Keep the Change with Kaizen - Web Kaizen™

Keep the Change with Kaizen

Path up green hill

Few people enjoy the tumult, upheaval, disarray, conflict and disruption caused by unannounced, unforeseen, dramatic change. Good managers avoid these conditions by incrementally guiding change based on team input to achieve the best possible outcome for everyone.

You could call it the Kaizen Approach.

Kaizen – continuous, incremental improvement – creates big changes but over time, with the participation of everyone on the team. Groups that embrace it avoid the anxiety and errors that come with implementing any new or improved process. The best of these teams work hard at making work easier in some ways, and more rewarding and productive in every way.

Taking small, well-considered steps, observing and measuring results, standardizing successful approaches and repeating the cycle makes change much easier to embrace. In fact, it brings continual change into the business process as a partner in success.

Find your personal kaizen

At its core, kaizen is a philosophy where one dedicates oneself to becoming more effective, more satisfied, and more efficient – and to pursuing these objectives in everything around them. Luckily, kaizen is adaptable to different working styles and personalities. It’s also not intimidating to most people since the benefits of improvements are easy to see.
Take the Kaizen approach to your daily life by following these three steps:

Track your time and energy expenses

Kaizen should be easy and painless because at its heart it encourages you to do less by eliminating wasteful activities. You’ve probably heard the oft-repeated phrase, “work smarter, not harder.” That’s the kaizen philosophy in a nutshell.

Take a close look at everyday activities and how long you spend on each. A notebook or ledger can be very helpful in this regard. Jot down the time invested in each task for at least a week. You’ll soon become aware that some of your time is being wasted, and it’s keeping you from focusing on what you really want to accomplish. Here are some areas you should take particular note of:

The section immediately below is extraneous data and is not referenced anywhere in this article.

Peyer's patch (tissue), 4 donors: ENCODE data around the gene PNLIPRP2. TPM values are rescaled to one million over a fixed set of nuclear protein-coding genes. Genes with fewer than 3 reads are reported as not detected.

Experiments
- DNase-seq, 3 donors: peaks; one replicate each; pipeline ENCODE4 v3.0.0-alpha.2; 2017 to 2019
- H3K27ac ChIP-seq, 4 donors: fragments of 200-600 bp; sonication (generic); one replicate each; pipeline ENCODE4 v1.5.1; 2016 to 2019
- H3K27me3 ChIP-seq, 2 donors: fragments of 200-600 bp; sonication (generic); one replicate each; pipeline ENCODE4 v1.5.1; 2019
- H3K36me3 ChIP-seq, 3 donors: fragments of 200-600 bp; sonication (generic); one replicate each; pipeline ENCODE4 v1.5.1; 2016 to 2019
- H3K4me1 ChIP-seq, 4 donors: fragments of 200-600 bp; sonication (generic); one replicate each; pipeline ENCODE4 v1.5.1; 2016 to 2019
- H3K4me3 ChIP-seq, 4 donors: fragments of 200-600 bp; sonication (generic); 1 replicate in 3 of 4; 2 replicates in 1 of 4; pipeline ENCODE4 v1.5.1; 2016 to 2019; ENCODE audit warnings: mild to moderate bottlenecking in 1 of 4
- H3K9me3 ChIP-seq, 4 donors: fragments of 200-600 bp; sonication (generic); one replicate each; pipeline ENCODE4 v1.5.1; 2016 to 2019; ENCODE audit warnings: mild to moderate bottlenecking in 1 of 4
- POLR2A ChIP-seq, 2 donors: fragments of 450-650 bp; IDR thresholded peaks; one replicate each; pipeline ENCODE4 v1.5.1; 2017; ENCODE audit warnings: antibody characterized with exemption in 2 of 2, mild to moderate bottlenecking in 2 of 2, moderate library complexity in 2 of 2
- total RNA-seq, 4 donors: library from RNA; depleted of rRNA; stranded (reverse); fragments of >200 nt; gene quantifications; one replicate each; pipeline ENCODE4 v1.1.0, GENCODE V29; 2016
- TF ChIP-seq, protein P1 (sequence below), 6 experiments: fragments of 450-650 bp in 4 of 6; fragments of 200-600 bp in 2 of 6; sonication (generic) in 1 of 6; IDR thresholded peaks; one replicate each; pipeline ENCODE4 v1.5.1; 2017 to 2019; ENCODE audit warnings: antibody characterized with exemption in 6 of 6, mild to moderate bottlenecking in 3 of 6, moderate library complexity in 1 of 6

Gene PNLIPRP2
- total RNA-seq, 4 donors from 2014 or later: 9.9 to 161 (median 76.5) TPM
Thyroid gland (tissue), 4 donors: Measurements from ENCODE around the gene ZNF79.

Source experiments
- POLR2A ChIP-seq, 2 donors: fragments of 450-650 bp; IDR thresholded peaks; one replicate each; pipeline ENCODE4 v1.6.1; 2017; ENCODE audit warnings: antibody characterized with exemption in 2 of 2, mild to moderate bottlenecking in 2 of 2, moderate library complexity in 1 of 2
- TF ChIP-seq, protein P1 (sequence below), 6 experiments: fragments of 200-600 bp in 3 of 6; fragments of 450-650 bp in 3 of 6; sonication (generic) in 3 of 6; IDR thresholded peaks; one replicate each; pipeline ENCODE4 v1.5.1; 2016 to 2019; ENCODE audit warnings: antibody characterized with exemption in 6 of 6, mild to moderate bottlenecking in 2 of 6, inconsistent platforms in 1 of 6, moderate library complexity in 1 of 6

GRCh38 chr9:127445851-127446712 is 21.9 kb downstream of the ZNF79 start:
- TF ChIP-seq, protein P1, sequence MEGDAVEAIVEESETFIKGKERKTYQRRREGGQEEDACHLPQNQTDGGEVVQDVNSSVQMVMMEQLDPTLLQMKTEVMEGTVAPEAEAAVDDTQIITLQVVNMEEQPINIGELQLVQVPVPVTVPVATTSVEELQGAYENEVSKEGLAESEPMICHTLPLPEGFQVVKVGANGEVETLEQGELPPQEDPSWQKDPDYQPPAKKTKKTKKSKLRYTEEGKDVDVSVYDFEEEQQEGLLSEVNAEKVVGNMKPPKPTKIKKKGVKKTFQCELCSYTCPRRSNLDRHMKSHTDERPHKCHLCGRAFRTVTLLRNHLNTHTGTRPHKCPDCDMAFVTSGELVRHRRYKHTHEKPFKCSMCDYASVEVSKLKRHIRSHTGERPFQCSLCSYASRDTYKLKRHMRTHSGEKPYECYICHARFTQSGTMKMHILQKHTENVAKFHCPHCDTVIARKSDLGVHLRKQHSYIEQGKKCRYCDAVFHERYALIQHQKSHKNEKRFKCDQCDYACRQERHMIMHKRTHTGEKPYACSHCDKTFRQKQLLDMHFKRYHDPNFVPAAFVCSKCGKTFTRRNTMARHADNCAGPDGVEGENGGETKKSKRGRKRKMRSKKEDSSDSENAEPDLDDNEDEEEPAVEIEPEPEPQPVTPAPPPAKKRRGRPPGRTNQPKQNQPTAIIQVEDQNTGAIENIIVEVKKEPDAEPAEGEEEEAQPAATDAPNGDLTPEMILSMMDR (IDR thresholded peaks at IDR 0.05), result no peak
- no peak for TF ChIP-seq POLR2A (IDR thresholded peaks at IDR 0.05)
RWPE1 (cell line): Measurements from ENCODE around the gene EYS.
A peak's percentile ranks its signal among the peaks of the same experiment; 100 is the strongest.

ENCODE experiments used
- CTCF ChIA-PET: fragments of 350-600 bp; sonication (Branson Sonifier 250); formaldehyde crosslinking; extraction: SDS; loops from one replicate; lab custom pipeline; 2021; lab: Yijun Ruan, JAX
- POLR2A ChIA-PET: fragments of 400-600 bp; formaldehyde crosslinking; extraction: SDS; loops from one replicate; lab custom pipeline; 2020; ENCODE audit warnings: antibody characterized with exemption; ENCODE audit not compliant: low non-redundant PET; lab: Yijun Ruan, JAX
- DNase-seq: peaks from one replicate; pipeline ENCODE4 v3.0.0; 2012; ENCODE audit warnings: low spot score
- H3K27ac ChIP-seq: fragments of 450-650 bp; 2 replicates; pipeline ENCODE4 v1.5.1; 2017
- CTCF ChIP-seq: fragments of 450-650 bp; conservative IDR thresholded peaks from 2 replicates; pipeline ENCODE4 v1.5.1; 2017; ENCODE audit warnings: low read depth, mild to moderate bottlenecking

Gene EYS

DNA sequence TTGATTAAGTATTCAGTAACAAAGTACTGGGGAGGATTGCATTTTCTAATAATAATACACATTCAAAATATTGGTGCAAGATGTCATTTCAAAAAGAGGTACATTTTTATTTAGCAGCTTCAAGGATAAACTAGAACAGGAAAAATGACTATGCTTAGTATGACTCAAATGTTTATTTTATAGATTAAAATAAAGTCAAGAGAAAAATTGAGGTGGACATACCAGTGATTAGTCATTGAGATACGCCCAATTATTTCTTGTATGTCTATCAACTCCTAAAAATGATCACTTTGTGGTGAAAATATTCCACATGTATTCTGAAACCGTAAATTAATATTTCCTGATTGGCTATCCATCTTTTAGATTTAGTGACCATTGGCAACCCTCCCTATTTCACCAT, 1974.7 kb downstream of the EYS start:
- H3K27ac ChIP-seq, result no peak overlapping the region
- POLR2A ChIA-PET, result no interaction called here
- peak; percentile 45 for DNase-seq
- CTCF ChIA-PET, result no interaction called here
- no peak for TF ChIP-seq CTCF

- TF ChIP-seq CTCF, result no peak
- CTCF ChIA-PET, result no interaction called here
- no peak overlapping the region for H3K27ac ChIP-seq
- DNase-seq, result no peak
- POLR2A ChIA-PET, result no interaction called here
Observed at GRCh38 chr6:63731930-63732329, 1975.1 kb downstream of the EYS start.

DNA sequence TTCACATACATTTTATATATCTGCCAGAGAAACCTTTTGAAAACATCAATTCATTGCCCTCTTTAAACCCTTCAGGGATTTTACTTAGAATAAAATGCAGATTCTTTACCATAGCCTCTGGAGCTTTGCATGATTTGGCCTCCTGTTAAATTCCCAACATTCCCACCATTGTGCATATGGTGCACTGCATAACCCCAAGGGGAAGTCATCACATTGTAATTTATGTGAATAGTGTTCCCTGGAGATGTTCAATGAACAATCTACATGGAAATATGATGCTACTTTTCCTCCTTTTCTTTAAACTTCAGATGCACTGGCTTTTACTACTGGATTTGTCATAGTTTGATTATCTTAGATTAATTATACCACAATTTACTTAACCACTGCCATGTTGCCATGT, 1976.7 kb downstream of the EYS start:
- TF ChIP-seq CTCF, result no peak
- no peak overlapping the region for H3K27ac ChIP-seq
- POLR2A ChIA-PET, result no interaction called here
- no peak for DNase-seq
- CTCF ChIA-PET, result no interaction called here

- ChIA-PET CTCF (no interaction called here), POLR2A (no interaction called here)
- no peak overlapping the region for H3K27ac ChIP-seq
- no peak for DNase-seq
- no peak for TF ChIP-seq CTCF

How many reports are you generating and who is actually using them?
How many meetings do you attend which, in retrospect, you don’t need to?
How many projects are you involved in that have never yielded actionable results?
What “must do” tasks can you simplify, streamline or automate?

Seize the day with small steps

List in hand, it’s time to determine which tasks you really must attend to, and which ones you’ve been completing out of habit or because no one ever told you to stop. Cut the tasks that are of questionable value, and for those you decide you must do, write down the ways each might be improved.

Take small steps and you’ll be surprised at both their big impact and how readily they’re embraced by your workplace. If the small changes in your workday don’t seem to create the extra time you need for that long postponed project, keep at it. If your continuous-improvement behavior becomes a habit, that extra time will inevitably become available.

Review what works, and what doesn’t

When these techniques fail, you won’t need a coach or supervisor to point it out. You’ll feel the frustration, anxiety or impatience failure causes at key points of the day. Note these times well: later, you can reflect on them to discover additional small changes you can make to smooth over such bumps.

Ask yourself where the pitfalls and vistas of your day were, and why each came about. What was learned? What can be improved?

Next, of course, it’s time to repeat the process. That’s the “continuous” part of “continuous improvement.” By doing so, you’ll find you’re well on your way to replacing the frustration of unrealistic goals with the joy of watching great things arise from measured successes.

Greg Norton

Keep the Change with Kaizen

was written by me, Greg Norton – also known as webzenkai. I’ve got more than two decades’ experience building effective websites and powerful email campaigns that yield results. Feel free to contact me regarding this article or anything else you find on this website.

Leave a Reply

Your email address will not be published. Required fields are marked *

How can i help you?

Got a question or suggestion? Let me know what’s on your mind. I’ll get back to you as soon as I can!